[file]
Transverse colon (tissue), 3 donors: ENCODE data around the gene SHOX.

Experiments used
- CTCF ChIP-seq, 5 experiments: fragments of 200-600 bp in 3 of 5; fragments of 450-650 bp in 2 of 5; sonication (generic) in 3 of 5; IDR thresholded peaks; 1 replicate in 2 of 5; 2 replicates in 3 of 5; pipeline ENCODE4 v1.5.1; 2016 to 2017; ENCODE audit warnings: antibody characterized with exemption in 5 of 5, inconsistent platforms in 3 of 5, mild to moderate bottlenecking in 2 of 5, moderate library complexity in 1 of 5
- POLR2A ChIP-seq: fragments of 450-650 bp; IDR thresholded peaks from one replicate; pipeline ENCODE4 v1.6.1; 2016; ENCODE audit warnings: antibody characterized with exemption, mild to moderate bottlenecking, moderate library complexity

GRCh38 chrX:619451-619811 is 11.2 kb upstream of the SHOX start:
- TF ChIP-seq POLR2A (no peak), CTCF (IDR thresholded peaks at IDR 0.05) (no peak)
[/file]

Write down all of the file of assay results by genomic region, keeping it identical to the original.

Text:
Transverse colon (tissue), 3 donors: ENCODE data around the gene SHOX.

Experiments used
- CTCF ChIP-seq, 5 experiments: fragments of 200-600 bp in 3 of 5; fragments of 450-650 bp in 2 of 5; sonication (generic) in 3 of 5; IDR thresholded peaks; 1 replicate in 2 of 5; 2 replicates in 3 of 5; pipeline ENCODE4 v1.5.1; 2016 to 2017; ENCODE audit warnings: antibody characterized with exemption in 5 of 5, inconsistent platforms in 3 of 5, mild to moderate bottlenecking in 2 of 5, moderate library complexity in 1 of 5
- POLR2A ChIP-seq: fragments of 450-650 bp; IDR thresholded peaks from one replicate; pipeline ENCODE4 v1.6.1; 2016; ENCODE audit warnings: antibody characterized with exemption, mild to moderate bottlenecking, moderate library complexity

GRCh38 chrX:619451-619811 is 11.2 kb upstream of the SHOX start:
- TF ChIP-seq POLR2A (no peak), CTCF (IDR thresholded peaks at IDR 0.05) (no peak)